ISSUE: “Zombie” Satellites

By: William Sikkens
Host, User Friendly 2.0  Saturday’s at 5:00 p.m.

Technology always has and continues to evolve.  As part of the modern age, we have been sending satellites up into orbit and beyond since the 1950’s.

Like most tech satellites, they have a limited life span.  Generally after a certain period of time their purpose becomes obsolete.   Others suffer technical issues and can no longer be used.

Many of these satellites fall back to Earth and burn up.   Others fall out of contact but are still in orbit.  If you know how, you can sometimes find these “zombie” satellites.  This is exactly something amature radio operators do.


The first U.S. satellite was Explorer 1 and launched in 1958.  This was also the first satellite to carry science instruments.  Since then there have been many additional launches.

One such satellite is known as LES-1 (Lincoln Experimental Satellite) launched on February 11, 1965. Communication was lost until 2013.  LES-1 was launched into space but missed its mark.  It only reached a lower orbit.  It was one of seven planned satellites in a series to prove the viability of satellites for military use.  Five others of the series made their orbits and the final one (LES-7) was never funded.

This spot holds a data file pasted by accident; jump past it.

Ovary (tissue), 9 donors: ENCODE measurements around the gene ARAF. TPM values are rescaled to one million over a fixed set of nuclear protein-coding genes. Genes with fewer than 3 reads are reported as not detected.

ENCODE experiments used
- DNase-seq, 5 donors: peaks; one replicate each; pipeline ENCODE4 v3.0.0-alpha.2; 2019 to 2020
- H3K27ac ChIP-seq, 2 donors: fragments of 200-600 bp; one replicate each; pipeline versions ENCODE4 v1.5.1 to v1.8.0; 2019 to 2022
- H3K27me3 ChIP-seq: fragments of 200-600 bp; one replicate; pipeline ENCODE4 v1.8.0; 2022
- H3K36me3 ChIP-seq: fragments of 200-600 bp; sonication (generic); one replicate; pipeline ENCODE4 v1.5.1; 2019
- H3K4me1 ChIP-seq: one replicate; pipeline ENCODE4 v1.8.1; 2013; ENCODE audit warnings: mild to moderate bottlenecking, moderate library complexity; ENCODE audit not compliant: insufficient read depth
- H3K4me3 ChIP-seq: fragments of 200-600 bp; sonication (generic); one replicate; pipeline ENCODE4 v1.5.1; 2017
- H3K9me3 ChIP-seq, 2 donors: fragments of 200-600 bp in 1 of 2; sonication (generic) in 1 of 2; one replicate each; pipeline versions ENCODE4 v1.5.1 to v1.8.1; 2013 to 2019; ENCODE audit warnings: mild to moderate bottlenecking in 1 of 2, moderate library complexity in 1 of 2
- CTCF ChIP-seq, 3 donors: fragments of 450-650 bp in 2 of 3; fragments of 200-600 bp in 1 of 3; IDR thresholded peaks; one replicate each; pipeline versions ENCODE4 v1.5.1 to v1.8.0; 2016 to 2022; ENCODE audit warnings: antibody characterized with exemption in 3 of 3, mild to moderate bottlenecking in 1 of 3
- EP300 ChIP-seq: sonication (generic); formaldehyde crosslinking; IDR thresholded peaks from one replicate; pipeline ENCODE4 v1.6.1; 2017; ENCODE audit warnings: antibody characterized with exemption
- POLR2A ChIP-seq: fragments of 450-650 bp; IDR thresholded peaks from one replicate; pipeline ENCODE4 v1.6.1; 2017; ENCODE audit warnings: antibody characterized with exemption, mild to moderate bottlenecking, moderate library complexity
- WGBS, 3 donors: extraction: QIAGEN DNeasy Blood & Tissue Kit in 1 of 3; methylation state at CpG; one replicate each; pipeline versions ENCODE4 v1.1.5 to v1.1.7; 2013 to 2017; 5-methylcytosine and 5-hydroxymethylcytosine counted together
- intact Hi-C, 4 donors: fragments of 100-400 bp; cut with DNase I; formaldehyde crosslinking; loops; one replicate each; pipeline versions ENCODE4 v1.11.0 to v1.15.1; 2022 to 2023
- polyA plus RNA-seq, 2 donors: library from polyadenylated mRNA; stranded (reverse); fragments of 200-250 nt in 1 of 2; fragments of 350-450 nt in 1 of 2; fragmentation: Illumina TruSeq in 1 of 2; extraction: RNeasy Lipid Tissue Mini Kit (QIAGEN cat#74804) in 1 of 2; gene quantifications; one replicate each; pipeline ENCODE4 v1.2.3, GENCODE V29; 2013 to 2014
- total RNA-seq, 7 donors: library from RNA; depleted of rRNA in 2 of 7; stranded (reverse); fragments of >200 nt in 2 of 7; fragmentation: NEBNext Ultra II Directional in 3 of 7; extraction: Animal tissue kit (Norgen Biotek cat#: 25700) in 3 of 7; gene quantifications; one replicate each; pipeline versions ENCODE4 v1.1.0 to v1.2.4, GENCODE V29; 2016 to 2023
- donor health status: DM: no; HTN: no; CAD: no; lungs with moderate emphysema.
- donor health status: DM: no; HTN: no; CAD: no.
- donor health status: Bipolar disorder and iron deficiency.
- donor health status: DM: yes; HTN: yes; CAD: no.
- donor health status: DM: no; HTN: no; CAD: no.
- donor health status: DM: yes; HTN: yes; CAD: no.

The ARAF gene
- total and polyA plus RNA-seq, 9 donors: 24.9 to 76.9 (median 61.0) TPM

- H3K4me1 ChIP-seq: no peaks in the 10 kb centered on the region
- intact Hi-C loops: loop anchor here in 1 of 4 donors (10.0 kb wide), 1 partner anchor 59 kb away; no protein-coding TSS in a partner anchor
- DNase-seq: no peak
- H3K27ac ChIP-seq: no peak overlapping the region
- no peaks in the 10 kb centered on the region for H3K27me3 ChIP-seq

The story on the first satellite of this set is that after launch the batteries failed.  After years of failed charge cycles the batteries finally fused and created a direct connection from the solar panels to the radio transmitter.  Since 2013 when the satellite spins to a proper angle with the sun hitting the solar panels,  the transmitter will turn on and you can hear its “call” with the right radio equipment.

The satellite has a “ghostly” sound in it’s signal most likely due to a failure in the transmitter.  It spins around  about once every 4 seconds causing it to turn on and off – forever.

Listen for yourself!

William (Bill) Sikkens has been an on-air technology expert since 2014. With an expertise in I.T., cyber security and software design he has had more than 20 years’ experience with advanced technology. Sikkens conceptualizes and designs custom applications for many professional industries from health care to banking and has the ability to explain the details in a way all can understand.  Article edited by Gretchen Winkler, who along with Jeremy Winkler are the co-hosts of User Friendly 2.0 here on The Answer Saturday’s at 5:00 p.m.

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